A. R. Rahman

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A. R. Rahman, the Mozart of Madras

Allah-Rakha Rehman (born A. S. Dileep Kumar on January 6, 1966) is an Indian composer, singer-songwriter, music producer, musician, multi-instrumentalist and philanthropist. He has redefined contemporary Indian music. His works are notable for integrating Eastern classical music with electronic music sounds, world music genres and traditional orchestral arrangements. Time has described him as the world's most prominent and prolific film composer. He has won two Academy Awards, two Grammy Awards, a BAFTA Award, in addition to numerous Filmfare and other awards. His extensive body of work for film and the stage has earned him the nickname "the Mozart of Madras". In 2009, Time placed Rahman in its list of World's Most Influential People. The UK based World Music magazine Songlines named him one of 'Tomorrow's World Music Icons' in August 2011. He has also been honoured with the Padma Bhushan, one of the highest Indian civilian award of the Government of India.

Quotes[edit]

  • The reason I love 'Slumdog' is because the music is all world cultures, all celebrating. In India, I know people feel other film scores [of mine] are closer to their hearts. But when you are doing a film, it's very important to make the film look like one full piece of artwork. I think scoring 'Slumdog' with every kind of music possible, from Chinese to hip-hop to M.I.A. . . . was really fresh ground for me.
  • I think musicians here [India] get ripped off. Music production houses take good care of artists abroad and though the upfront signing amount is much less than what I get here, the royalty takes care of future returns.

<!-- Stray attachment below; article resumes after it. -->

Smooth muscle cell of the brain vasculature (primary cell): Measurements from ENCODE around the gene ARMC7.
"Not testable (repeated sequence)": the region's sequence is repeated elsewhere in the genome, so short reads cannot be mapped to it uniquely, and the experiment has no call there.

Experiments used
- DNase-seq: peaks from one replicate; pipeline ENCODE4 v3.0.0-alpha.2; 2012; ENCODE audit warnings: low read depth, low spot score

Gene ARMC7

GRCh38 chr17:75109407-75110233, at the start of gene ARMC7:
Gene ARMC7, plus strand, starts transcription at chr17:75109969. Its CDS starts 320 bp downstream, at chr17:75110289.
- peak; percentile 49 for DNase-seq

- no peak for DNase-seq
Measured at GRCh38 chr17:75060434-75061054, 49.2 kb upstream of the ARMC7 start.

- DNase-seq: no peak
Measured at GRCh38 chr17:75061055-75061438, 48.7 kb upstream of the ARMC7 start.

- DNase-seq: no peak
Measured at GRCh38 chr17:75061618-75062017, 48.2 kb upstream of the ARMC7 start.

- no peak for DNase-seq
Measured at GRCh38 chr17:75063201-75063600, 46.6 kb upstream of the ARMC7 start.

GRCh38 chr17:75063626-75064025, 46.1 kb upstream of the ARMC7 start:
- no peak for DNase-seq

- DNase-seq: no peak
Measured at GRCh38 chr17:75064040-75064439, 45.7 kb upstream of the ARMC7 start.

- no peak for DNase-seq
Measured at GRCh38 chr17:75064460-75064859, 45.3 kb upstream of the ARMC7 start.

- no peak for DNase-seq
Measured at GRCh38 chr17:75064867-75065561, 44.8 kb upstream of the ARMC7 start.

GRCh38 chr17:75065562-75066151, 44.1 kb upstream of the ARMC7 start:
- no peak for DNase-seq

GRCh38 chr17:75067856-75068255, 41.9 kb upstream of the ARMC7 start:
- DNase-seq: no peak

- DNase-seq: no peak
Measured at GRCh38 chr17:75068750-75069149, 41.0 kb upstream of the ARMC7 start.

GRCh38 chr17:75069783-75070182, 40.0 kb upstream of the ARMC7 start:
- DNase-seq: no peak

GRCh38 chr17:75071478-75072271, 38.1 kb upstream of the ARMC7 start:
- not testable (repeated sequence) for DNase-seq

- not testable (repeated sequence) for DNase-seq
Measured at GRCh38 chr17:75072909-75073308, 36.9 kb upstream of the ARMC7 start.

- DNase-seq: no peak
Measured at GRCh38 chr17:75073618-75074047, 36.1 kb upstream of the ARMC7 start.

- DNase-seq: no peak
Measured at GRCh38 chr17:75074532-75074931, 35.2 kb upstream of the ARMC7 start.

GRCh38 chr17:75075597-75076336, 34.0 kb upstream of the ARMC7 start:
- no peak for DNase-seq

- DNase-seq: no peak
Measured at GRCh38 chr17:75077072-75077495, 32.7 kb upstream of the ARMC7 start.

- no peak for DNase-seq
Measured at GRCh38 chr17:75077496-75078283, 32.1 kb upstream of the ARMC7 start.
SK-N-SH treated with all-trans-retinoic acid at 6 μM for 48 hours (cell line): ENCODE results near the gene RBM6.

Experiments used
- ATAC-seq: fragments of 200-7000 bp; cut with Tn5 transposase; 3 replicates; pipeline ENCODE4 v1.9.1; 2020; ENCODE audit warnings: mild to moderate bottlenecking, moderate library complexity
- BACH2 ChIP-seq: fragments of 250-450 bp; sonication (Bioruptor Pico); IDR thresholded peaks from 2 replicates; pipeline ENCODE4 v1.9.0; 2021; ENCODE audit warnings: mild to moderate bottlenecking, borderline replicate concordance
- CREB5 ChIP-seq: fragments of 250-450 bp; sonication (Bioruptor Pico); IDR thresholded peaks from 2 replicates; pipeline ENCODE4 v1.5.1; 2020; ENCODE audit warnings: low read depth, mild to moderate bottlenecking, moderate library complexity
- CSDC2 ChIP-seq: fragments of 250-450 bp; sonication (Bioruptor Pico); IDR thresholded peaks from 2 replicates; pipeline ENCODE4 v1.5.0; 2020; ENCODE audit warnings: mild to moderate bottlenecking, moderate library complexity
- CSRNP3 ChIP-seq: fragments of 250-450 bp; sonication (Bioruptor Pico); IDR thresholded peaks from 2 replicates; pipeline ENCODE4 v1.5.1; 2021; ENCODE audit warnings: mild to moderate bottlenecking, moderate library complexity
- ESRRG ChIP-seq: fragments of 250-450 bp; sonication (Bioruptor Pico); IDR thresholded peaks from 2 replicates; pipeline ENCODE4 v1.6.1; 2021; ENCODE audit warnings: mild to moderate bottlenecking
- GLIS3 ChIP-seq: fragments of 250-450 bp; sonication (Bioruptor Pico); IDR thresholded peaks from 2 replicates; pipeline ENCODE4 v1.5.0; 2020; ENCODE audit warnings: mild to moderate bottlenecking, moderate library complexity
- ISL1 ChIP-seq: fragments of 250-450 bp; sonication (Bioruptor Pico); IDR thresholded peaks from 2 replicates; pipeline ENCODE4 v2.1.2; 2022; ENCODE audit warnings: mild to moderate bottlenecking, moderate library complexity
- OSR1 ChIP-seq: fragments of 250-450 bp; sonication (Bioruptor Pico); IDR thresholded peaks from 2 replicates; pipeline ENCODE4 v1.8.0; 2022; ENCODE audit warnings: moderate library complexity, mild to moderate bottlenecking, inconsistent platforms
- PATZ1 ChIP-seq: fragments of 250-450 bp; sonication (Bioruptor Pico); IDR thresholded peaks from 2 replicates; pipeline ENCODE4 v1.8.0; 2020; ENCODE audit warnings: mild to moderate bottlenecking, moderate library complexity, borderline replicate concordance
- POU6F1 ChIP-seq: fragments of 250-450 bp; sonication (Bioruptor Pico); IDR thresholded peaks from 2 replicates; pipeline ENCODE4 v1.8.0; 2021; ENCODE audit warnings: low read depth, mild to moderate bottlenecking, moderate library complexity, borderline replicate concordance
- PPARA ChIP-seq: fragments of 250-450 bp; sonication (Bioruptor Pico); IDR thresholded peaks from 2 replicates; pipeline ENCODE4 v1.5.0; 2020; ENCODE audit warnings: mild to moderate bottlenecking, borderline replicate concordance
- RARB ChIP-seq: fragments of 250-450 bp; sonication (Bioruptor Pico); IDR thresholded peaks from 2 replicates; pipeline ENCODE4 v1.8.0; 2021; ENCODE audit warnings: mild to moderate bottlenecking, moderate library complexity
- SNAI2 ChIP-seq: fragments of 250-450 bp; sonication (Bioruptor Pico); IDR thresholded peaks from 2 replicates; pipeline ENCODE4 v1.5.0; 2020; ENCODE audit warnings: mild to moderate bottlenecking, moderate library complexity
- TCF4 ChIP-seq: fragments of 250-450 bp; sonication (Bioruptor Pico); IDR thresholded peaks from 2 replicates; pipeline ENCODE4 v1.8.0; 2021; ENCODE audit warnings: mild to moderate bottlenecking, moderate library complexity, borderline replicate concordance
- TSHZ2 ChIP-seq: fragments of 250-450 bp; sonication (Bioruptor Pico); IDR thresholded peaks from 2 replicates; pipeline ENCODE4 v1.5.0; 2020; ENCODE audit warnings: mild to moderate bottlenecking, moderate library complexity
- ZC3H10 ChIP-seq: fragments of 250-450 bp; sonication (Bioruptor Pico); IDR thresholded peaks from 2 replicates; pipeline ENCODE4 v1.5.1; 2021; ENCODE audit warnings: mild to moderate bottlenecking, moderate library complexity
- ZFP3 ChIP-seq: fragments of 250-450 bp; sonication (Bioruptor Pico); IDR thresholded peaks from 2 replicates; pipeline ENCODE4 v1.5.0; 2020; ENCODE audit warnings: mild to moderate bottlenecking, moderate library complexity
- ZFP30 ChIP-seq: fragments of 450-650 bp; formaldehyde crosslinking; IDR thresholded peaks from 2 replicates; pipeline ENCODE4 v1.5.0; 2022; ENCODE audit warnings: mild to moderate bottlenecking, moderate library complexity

• Bombay, which sold about 120,000 copies, is widely rated as my most successful work, though Roja is definitely the score that brought me where I am today.
    • In “A R Rahman: Composing a winning score”.
  • An ideal world can definitely be created with a pure mind and optimistic results.
    • Superheavy. Official website of ARRahman. Retrieved on 16 December 2013.
  • I'm always fascinated by the innocence of children and the baggage that we carry as adults which manipulates our decisions.
    • Infinite Love. Official website of ARRahman. Retrieved on 16 December 2013.
  • The first day I was in a daze thinking, ‘What am I doing? What’s my role?’ and then slowly we started writing with each other, and it was great. It took me way back to my high school days when I was playing in a rock band.
    • During the recording of music “SuperHeavy” quoted in "What Is Superheavy?"

Original Score[edit]

#ixzz2nc9lDMhz Original Score. Time.com (22 February 2011). Retrieved on 16 December 2013.

  • I wanted to produce film songs that go beyond language or culture.
  • It's an approximate count. If you have a hit film, you'll sell 5 million or 6 million CDs. Of my movies, at least 20 or 25 were really big hits. [Mind you, he adds], in India, we don't get royalties. Otherwise I'd be a very rich man. I wouldn't have to come to America!
  • Musical theater had become very predictable. I think Andrew felt that Bollywood musicals could be a new treat for the Western audience.

A R Rahman: In tune with life[edit]

"A R Rahman: In tune with life". Times of India. 30 September 2002. Retrieved on 16 December 2013. 

  • My mother's belief in spiritual healers grew stronger after our family went through a rough patch following my father's death. Sufi saint Karimullah Shah Kadri changed our lives and all of us converted to Sufism. But it wasn't an instantaneous decision — it took us 10 years to convert. The change in religion was like washing away the past.